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September 08, 2020

Translations Featured by French News Network

“I am certain that we can only appreciate happiness after having suffered, but does the suffering ever stop? I end up doubting so.”

Written in 1942 by 15-year-old French student Louise Pikovsky, those two sentences were included in one of several letters to her beloved Latin teacher Anne-Marie Malingrey. Six months later, Louise, who was Jewish, would be murdered at Auschwitz concentration camp in Poland along with her parents and siblings.

“Louise’s letters are startlingly mature. Yet, she is a teenager, wrestling with big questions, figuring out what she believes in, frustrated to see her personal autonomy circumscribed by parents and the discriminatory laws brutally imposed by the [Nazi] Occupation government,” says Lynn Palermo, associate professor of French at Susquehanna. “Hers is a perspective we don’t often see in textbooks.”

French students at Susquehanna University recently translated the letters.

“We had to start by transcribing the letters so that we had a digital copy of them,” says BreAnna Cherry ’20. “The original letters are in French cursive, and we had a hard time distinguishing some of the writing at first.”

Once the transcriptions were complete, most of the translation was done as a class.

“This was extremely rewarding because it reminded us that we each translate things a bit differently,” Cherry explains. “Some people are stricter in their translations whereas others, like myself, are more lenient … and prefer to focus on the flow of the sentences rather than the actual words.”

Louise’s letters begin in August 1942, and consistently express a yearning for knowledge and understanding. She often muses about friendship, happiness and religion.

“I firmly believe [in God] despite having long struggled with this,” she writes. “So many things displease me in people who believe and practice religions! All these practices established in other times and which have no reason to exist now.”

Louise’s letters also reveal the encroaching danger she was living in. In a letter dated Sept. 19, 1942, she writes: “Tomorrow, we are not allowed out after three o’clock,” a reference to Jewish curfews.

Making Louise’s Voice Shine

“The most important part of the translation process was making sure that Louise’s voice shined through. We could have translated the text word for word, but so much of her personality and her struggle would have been lost,” says Julia Loudenback ’22. “She wants to know what it means to have a true friend, and, in her letters, she appears to maintain a childlike optimism for the future.”

Sadly, Louise’s optimism was misplaced. Her final letter is dated January 1943. It states only, as if written hastily: “We have all been arrested. I’m leaving you the books that are not mine and some letters I’d like to find if I ever come back. I’ll think of you, of Father and Miss Arnold. All my love, Louise.”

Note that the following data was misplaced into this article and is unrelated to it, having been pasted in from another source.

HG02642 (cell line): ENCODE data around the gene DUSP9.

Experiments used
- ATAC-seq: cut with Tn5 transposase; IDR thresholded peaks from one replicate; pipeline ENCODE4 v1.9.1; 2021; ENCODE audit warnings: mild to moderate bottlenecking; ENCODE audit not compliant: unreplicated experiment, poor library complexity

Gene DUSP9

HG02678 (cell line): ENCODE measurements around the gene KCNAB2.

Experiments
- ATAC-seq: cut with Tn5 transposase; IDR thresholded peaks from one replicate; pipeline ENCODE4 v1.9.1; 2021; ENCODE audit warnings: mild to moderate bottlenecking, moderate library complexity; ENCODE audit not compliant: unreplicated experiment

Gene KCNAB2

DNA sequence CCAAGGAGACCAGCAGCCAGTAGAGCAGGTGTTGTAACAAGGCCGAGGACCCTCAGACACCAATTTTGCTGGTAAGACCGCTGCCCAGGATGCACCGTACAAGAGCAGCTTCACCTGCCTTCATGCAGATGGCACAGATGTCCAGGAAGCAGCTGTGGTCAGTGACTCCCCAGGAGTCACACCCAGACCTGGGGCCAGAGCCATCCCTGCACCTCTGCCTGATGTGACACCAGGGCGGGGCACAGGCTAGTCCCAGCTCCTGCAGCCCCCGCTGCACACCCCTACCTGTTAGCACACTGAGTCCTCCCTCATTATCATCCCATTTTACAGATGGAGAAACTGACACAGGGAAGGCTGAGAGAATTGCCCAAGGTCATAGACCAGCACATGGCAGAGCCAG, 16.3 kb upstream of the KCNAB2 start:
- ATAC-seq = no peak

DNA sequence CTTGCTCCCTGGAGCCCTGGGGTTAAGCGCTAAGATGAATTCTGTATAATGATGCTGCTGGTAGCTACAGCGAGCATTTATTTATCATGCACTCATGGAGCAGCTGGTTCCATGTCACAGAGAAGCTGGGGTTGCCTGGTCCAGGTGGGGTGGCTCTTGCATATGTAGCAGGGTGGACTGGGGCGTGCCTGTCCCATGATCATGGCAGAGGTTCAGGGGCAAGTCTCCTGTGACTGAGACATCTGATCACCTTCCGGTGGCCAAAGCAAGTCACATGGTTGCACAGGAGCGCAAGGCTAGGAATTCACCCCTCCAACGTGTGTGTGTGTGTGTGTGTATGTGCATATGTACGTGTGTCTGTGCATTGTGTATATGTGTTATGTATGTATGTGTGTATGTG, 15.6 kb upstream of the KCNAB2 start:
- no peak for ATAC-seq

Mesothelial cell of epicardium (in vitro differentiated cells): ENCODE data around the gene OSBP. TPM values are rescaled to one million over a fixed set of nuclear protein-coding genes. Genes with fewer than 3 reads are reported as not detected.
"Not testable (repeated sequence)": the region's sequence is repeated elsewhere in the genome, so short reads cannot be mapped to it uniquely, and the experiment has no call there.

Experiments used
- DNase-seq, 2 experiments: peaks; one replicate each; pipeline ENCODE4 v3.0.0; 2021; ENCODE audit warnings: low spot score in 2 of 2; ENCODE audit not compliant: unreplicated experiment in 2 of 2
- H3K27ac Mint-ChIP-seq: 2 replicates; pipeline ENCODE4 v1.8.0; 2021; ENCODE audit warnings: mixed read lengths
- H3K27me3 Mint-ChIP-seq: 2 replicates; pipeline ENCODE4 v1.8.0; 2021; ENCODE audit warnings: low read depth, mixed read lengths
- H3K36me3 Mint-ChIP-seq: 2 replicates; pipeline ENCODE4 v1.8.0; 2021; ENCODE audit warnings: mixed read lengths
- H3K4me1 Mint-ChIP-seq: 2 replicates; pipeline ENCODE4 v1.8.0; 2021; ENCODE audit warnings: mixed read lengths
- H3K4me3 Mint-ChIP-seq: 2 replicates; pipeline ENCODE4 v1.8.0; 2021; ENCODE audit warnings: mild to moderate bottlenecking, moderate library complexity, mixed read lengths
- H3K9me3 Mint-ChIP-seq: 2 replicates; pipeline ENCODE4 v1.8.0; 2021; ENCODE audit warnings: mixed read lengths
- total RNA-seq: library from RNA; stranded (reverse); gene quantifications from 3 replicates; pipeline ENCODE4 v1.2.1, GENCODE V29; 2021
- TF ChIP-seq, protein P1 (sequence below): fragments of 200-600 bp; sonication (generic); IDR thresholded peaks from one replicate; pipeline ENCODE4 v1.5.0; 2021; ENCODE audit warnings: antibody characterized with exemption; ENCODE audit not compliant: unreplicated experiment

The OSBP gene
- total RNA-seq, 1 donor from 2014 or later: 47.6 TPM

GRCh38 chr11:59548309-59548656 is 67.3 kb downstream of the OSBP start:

Louise’s letters were discovered in 2010, forgotten but tucked away in a cupboard inside her former elementary school. The letters eventually made their way into the hands of the school’s librarian, who traced Louise’s history as far as she could before turning them over to a reporter from France 24, a bilingual media outlet, who found Louise’s surviving relatives.

Palermo first learned about the letters through Susquehanna’s Michael Thomas, assistant professor of philosophy, whose wife, Emilie Lebee-Thomas, an adjunct faculty member at Susquehanna, knew of the reporter’s work. Palermo and her students worked with the reporter, who published their English translations on France 24’s website. Read them here.

Language, History and Culture Converge Through Translation

The translation work requires Palermo’s students to immerse themselves in language “in a way unmatched by any other teaching tool I’ve found,” Palermo says. But she added that the language is only the first dimension of translation.

“I use translation as an entrée into the study of cultural history. As we translated Louise’s letters, we studied Occupied Paris and especially its impact on Jewish citizens and immigrants, the creeping incursion of authoritarian regimes, and the Holocaust, as these related to the situation of Louise Pikovsky and her family,” Palermo explains.

“The goals are to situate these letters in historical context and to use the context to inform our translation. My ultimate goal is for students to make human connections with that history, so that comes alive and no longer feels remote.”

France 24’s full coverage of the Louise Pikovsky’s story, “If I ever come back: A French schoolgirl’s letter from the Holocaust,” can be found here.